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Ballmer's FUD Makes a Comeback (and Microsoft Real 'Open Source' Plan is Unleashed) (Updated)

Throughout a public talk in the United Kingdom, Microsoft's CEO says some of the darnest (yet expected) things. For example, consider this short summary:

Any plans to bring development tools to other platforms? No.

[...]

Open Source

What's our strategy A. Compete--we need to offer better value where there is a direct overlap B. Open Source innovation on Windows--our battle is product to product


Praise for Novell--"Novell says that IP matters, Red Hat doesn't."


Does anybody still think that the deal with Novell was not harmful? This is not the first time that Steve Ballmer uses it as ammunition. Matt Asay has apparently viewed the video as well and he is particularly interested -- for obvious reasons -- in Microsoft's approach towards open source software.

Steve Ballmer apparently likes open source. Well, so long as it drives Windows revenue. And doesn't replace any. Ever. In fact, as he said at an event in Microsoft last week in London that he hopes to see all open-source innovation going to Windows, rather than Linux (more below).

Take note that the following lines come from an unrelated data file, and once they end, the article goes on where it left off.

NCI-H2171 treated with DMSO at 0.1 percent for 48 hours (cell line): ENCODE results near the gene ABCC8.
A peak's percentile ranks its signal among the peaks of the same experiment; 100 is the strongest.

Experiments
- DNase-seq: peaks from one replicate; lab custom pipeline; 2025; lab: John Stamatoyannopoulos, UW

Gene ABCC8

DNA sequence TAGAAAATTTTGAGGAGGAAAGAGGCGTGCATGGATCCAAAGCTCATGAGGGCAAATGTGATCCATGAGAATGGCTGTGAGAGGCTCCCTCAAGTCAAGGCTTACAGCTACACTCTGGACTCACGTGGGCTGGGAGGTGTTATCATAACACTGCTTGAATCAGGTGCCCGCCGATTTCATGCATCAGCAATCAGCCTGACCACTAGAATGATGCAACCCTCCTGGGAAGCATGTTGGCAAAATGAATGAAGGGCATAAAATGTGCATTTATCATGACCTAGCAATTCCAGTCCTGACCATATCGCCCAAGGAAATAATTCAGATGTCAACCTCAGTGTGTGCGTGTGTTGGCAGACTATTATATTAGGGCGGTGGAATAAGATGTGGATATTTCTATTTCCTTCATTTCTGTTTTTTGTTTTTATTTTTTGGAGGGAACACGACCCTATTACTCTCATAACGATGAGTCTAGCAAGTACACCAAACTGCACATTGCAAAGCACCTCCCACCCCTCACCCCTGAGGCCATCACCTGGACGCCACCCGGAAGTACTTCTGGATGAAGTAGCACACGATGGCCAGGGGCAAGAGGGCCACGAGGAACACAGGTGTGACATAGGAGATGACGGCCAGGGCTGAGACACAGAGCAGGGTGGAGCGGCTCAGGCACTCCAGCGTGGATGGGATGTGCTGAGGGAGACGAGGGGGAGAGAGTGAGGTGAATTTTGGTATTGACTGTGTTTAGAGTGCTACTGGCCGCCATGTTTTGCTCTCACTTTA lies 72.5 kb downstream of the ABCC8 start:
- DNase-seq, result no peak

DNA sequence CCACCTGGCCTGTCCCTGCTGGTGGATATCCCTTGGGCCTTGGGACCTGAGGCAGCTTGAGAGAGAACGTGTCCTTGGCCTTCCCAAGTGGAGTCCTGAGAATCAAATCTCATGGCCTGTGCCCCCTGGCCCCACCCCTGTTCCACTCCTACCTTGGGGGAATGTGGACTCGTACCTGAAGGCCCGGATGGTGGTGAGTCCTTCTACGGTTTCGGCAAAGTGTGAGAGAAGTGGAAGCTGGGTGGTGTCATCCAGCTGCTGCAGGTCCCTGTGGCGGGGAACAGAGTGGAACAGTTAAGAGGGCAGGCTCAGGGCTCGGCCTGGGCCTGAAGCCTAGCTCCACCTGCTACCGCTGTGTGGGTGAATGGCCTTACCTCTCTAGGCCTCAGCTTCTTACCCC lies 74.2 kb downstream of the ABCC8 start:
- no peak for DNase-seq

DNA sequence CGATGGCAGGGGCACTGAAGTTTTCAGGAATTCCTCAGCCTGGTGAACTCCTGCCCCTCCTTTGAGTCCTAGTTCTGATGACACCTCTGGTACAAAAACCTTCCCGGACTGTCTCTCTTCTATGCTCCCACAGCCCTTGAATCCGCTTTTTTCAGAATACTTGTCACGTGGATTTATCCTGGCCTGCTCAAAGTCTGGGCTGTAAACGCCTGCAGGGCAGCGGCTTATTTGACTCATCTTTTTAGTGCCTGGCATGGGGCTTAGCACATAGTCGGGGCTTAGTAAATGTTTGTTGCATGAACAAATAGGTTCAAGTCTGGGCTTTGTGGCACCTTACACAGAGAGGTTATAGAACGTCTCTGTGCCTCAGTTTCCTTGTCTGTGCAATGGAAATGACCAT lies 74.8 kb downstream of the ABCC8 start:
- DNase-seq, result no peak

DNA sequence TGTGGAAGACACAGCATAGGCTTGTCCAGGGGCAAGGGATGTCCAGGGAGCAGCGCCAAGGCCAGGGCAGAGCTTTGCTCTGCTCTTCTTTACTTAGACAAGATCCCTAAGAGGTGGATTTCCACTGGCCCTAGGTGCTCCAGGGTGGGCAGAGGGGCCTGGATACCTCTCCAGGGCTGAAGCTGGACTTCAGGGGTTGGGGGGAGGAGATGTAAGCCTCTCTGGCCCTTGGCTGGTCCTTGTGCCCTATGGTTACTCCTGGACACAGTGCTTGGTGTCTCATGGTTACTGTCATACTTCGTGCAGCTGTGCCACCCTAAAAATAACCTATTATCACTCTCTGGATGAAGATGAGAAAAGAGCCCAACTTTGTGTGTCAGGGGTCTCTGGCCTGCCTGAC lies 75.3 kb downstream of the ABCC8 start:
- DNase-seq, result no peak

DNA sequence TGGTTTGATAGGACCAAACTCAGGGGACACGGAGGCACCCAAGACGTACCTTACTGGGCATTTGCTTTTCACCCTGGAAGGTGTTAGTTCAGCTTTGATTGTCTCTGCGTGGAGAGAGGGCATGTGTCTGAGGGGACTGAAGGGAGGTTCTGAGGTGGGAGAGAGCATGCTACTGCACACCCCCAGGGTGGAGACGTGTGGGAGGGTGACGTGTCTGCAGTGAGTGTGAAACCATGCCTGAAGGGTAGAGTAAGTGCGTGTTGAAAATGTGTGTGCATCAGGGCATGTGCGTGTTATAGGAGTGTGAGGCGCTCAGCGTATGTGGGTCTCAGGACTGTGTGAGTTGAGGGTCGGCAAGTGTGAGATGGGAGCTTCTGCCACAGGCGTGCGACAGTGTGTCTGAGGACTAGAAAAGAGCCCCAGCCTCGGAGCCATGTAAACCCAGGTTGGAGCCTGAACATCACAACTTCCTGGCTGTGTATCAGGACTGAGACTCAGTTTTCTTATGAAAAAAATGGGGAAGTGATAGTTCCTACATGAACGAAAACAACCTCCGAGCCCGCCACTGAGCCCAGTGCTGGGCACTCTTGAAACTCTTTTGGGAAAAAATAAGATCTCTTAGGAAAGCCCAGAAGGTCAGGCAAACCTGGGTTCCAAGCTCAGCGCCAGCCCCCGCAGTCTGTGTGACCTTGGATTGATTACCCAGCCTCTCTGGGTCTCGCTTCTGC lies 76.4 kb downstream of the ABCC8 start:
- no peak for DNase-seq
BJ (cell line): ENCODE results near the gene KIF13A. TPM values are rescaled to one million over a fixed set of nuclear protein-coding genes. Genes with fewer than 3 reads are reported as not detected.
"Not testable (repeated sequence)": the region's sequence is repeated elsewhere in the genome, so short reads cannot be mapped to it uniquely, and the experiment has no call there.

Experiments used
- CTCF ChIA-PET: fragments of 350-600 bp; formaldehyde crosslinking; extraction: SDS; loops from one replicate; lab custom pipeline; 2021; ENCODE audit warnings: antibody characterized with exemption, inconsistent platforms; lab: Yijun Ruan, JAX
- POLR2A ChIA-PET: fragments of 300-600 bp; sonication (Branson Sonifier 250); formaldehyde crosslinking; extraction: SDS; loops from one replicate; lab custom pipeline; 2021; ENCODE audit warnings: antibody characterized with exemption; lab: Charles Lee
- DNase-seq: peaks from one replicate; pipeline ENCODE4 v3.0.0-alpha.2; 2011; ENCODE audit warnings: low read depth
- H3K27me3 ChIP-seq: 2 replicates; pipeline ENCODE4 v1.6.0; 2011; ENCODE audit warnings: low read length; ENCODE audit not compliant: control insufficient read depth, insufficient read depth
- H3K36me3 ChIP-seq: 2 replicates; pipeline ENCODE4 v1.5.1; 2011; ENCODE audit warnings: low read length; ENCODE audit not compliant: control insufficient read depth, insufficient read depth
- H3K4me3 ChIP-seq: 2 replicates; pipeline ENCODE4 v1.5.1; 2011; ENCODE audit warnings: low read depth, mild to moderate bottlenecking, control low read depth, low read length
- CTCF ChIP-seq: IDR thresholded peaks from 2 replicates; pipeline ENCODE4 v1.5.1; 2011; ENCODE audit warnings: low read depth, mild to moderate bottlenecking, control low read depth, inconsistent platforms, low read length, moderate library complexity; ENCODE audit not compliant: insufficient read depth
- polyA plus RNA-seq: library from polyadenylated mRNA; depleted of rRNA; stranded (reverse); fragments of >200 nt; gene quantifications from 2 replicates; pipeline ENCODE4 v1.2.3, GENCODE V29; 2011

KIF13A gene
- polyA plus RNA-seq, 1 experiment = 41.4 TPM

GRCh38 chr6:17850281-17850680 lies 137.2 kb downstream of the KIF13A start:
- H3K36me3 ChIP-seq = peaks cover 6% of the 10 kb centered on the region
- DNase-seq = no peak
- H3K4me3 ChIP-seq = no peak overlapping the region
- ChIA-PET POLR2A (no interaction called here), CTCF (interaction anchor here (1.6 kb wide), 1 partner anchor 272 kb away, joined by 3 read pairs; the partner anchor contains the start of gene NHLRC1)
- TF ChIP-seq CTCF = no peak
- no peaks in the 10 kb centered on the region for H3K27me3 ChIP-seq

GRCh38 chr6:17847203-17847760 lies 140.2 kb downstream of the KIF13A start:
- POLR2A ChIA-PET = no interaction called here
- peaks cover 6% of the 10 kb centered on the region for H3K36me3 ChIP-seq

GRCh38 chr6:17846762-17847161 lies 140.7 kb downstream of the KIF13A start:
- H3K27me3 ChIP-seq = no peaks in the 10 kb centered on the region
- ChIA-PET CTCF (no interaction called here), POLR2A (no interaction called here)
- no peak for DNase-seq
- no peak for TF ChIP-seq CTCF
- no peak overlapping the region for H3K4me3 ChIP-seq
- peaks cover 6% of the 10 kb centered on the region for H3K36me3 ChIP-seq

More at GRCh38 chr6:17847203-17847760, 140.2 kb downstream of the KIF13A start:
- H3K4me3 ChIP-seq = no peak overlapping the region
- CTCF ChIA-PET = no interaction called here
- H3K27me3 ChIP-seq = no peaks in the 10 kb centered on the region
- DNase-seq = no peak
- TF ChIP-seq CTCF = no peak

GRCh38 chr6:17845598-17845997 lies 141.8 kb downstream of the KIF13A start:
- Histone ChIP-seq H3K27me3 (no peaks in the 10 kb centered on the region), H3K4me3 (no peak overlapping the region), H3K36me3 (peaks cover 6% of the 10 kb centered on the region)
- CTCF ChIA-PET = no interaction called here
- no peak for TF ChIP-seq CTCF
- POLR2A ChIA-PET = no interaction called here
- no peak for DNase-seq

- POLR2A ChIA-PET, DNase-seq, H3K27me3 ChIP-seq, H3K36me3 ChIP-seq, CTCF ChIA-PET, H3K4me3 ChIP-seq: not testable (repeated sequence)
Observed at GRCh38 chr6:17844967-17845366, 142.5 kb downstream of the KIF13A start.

None of this is surprising of course. It is also the reason for what we consider a hijack of XenSource and the agreements with Novell on virtualisation. Microsoft uses money to make Windows more predominant in the server space (and later on in the desktop space too). All money which is spent is intended to optimise for Windows or to create more dependencies on Windows.

Matt proceeds to covering Ballmer's latest patent FUD.

In fact, in this Q&A, he all-but-declared something that I've been saying for many moons: Microsoft wants to tax open-source innovation. He said, with respect to Red Hat:

"People that use Red Hat, at least with respect to our intellectual property, in a sense have an obligation to compensate us."


Ding! Ding! Ding! We have a winner!!! Ballmer believes Linux violates Microsoft's patents (as he says earlier in his comments), and wants people to pay up.


Recall what OIN and the OSC had to say about such insidious tactics from Microsoft. Also mind the fact that Ballmer talks about intellectual property and not software patents, which are not the same. He talks in the United Kingdom where software patents are not legal, so he throws patents into a collective bag that is IP. This is a very nasty strategy from Microsoft and not the first time it uses it in Europe.

Update: at least one article about this event has just been published. It poses things as though and it's attack on Red Hat and Groklaw responds. Remember that Microsoft sneakily escapes every chance to disclose its own patent-sheet liability because it knows it's essentially armless (and thus harmless).

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